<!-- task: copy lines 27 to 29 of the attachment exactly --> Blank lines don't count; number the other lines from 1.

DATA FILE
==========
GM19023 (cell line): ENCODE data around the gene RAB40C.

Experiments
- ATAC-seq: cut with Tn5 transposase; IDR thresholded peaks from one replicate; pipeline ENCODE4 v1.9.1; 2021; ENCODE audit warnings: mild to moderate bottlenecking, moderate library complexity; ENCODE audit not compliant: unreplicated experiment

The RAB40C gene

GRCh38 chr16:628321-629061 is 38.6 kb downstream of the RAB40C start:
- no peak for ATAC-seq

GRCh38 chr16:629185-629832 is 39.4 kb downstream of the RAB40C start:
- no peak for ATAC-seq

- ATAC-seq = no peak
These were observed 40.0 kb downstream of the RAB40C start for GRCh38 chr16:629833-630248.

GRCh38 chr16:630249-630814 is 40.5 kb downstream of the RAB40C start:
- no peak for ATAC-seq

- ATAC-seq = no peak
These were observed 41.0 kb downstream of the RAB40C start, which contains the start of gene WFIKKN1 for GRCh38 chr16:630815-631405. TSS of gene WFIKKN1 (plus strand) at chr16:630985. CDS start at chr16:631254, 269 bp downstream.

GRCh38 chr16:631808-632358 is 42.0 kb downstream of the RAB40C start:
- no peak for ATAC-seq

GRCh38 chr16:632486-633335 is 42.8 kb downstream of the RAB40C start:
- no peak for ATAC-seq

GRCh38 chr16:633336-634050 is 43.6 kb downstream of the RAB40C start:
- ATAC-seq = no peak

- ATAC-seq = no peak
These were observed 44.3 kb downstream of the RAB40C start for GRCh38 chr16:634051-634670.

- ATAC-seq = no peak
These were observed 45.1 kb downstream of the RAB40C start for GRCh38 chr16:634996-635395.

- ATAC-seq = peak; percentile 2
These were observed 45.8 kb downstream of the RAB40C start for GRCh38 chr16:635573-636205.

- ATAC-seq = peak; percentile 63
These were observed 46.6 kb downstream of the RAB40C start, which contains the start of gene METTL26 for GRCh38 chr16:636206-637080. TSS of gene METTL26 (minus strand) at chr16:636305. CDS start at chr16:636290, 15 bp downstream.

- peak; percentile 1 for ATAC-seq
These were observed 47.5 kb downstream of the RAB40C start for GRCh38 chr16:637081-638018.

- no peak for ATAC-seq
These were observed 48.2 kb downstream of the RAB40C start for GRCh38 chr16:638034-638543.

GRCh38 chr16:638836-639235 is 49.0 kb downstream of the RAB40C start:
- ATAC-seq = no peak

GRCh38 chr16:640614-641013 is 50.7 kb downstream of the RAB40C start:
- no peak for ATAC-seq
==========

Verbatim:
- ATAC-seq = peak; percentile 63
These were observed 46.6 kb downstream of the RAB40C start, which contains the start of gene METTL26 for GRCh38 chr16:636206-637080. TSS of gene METTL26 (minus strand) at chr16:636305. CDS start at chr16:636290, 15 bp downstream.

- peak; percentile 1 for ATAC-seq